the vector of `Param`

returned by `.parameters()`

.
To gain more insights about the role that such components fulfil in neuronika feel free to check
the `optim`

module.

# Computational Graph

A computational graph is implicitly created as you write your program. You can differentiate it
with respect to some of the differentiable leaves, thus populating their gradients, by using
`.backward()`

.

It is important to note that the computational grap is *lazily* evalutated, this means that
neuronika decouples the construction of the graph from the actual computation of the nodes’
values. You must use `.forward()`

in order to obtain the actual result of the computation.

use neuronika; let x = neuronika::rand(5); //----+ let q = neuronika::rand((5, 5)); // |- Those lines build the graph. // | let mut y = x.clone().vm(q).vv(x); //----+ // y.forward(); // After .forward() is called y // contains the result.

## Freeing and keeping the graph

By default, computational graphs will persist in the program’s memory. If you want to be more conservative about this aspect you can place any arbitrary subset of the computations in an inner scope. This allows for the corresponding portion of the graph to be freed when the end of the scope is reached by your program.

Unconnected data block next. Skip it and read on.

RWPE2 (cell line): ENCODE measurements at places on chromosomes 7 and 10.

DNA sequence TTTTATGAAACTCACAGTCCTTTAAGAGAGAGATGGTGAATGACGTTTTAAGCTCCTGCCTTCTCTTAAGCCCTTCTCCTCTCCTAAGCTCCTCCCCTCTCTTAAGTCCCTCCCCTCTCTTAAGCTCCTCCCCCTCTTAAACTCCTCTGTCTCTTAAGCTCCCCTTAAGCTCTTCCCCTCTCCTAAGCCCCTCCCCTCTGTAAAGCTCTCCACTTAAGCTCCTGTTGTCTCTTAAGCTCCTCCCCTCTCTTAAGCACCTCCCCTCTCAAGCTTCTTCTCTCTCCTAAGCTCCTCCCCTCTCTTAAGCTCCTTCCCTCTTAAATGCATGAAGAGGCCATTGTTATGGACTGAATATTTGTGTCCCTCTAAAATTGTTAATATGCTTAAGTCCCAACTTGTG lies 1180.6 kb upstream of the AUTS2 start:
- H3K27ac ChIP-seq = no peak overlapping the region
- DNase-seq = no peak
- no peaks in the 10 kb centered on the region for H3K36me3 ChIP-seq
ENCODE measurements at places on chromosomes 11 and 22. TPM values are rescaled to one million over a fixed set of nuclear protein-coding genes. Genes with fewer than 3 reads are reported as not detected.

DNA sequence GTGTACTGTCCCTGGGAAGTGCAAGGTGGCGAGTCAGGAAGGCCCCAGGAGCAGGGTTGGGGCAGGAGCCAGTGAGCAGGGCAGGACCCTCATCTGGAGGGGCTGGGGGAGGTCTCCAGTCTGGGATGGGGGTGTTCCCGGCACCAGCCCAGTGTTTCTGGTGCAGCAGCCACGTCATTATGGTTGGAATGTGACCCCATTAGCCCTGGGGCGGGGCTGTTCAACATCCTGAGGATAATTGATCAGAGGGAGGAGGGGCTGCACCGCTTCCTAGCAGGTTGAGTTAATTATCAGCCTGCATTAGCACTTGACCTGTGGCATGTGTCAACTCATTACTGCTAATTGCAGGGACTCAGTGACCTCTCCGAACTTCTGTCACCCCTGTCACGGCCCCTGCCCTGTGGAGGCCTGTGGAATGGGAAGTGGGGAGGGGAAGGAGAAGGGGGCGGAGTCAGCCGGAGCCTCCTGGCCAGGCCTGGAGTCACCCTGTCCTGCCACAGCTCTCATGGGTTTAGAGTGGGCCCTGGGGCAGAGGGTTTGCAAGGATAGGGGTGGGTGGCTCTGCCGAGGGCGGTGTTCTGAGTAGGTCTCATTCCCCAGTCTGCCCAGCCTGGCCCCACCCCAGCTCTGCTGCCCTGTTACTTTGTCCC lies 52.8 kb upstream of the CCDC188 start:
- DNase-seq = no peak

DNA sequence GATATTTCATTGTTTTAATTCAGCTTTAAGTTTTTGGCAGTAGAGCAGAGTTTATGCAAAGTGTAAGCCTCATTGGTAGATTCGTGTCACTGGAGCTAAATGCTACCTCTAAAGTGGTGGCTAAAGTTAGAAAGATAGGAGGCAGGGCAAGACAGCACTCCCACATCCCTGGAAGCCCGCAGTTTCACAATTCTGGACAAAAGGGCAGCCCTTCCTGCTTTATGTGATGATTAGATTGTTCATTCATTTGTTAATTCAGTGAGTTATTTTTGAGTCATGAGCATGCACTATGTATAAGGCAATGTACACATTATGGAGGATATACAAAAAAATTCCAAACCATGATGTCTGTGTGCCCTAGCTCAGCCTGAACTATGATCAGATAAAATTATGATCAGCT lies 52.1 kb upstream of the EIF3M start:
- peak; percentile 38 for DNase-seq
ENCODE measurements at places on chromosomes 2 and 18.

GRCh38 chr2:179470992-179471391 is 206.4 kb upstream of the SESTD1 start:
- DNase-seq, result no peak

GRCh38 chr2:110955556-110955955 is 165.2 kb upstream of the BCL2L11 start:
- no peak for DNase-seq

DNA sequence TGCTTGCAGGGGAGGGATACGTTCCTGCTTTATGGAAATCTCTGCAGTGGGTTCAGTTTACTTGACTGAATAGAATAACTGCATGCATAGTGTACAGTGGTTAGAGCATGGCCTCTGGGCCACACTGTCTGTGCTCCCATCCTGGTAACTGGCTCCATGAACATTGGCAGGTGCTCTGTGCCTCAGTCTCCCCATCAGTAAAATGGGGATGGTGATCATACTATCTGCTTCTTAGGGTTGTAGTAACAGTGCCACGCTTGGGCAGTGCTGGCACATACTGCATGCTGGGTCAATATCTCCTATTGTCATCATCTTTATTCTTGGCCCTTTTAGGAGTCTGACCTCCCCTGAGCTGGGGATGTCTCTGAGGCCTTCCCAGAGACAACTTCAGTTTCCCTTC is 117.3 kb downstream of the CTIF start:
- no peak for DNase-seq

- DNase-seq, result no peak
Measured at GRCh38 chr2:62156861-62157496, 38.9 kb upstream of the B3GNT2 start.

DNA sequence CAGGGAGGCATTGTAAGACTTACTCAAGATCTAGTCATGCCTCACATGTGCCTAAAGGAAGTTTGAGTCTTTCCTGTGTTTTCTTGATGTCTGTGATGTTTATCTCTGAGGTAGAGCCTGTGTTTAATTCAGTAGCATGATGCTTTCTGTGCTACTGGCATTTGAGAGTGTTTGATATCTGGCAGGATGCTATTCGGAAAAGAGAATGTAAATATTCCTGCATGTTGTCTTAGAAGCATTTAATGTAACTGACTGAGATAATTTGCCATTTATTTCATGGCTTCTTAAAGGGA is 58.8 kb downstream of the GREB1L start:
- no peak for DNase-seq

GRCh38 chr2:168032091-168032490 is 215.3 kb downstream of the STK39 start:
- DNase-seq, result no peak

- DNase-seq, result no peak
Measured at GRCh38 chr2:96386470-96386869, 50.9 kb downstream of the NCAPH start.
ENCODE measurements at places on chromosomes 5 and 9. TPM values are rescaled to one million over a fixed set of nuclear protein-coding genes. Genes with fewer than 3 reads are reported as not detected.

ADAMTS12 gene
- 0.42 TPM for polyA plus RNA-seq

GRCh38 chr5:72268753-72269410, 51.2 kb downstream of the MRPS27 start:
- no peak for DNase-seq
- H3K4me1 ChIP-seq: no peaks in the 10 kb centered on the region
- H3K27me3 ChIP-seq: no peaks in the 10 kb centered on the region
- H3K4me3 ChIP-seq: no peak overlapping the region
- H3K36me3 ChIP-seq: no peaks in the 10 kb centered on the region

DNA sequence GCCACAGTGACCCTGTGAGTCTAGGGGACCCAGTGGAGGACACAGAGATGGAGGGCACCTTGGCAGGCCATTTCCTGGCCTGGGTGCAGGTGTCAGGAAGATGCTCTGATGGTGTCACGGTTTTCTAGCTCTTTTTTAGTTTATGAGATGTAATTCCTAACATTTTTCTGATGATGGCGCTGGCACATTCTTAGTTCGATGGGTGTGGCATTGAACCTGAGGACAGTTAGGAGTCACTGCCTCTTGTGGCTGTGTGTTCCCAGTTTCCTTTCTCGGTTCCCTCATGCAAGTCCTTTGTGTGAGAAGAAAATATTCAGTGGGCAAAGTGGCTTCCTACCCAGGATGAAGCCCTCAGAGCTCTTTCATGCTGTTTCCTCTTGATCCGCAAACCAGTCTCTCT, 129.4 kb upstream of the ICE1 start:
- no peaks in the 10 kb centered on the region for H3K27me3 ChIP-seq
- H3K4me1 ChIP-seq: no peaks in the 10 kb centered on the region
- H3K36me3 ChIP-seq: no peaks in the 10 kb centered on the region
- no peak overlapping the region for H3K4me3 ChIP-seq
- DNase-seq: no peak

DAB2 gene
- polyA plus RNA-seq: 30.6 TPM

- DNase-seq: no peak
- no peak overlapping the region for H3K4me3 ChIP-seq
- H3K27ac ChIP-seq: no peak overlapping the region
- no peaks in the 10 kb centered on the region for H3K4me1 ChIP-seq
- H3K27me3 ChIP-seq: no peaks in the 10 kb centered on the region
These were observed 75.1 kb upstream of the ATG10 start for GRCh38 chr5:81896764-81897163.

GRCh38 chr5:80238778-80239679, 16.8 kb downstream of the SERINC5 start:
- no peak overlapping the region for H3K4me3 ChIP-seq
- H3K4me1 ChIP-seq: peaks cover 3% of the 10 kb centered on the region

use neuronika; let w = neuronika::rand((3, 3)).requires_grad(); // -----------------+ let b = neuronika::rand(3).requires_grad(); // | let x = neuronika::rand((10, 3)); // -----------------+- Leaves are created // { // ---+ let mut h = x.mm(w.t()) + b; // | w's and b's h.forward(); // | grads are h.backward(1.0); // | accumulated } // ---+ |- Graph is freed and // -----------------+ only leaves remain

## Modules

data | Data loading and manipulation utilities. |

nn | Basic building blocks for neural networks. |

optim | Implementations of various optimization algorithms and penalty regularizations. |

## Structs

Param | A builder of mutable views over a differentiable variable’s data and gradient. |

Var | A non-differentiable variable. |

VarDiff | A differentiable variable. |

## Traits

Backward | Back-propagation behaviour. |

Cat | Concatenation. |

Convolve | Convolution. |

ConvolveWithGroups | Grouped convolution. |

Data | Data representation. |

Eval | Eval mode behaviour. |

Forward | Forward-propagation behaviour. |

Gradient | Gradient representation. |

MatMatMul | Matrix-matrix multiplication. |

MatMatMulT | Matrix-matrix multiplication with transposed right hand side operand. |

Overwrite | Gradient accumulation’s mode. |

Stack | Stacking. |

VecMatMul | Vector-matrix multiplication. |

VecVecMul | Vector-vector multiplication, |

## Functions

eye | Creates a variable with an identity matrix of size |

from_ndarray | Creates a variable from a |

full | Creates a variable with data filled with a constant value. |

geomspace | Creates a one-dimensional variable with |

linspace | Creates a one-dimensional variable with |

logspace | Creates a one-dimensional variable with |

ones | Creates a variable with data filled with ones. |

rand | Creates a variable with values sampled from a uniform distribution on the interval |

range | Creates a one-dimensional variable with elements from |

zeros | Creates a variable with zeroed data. |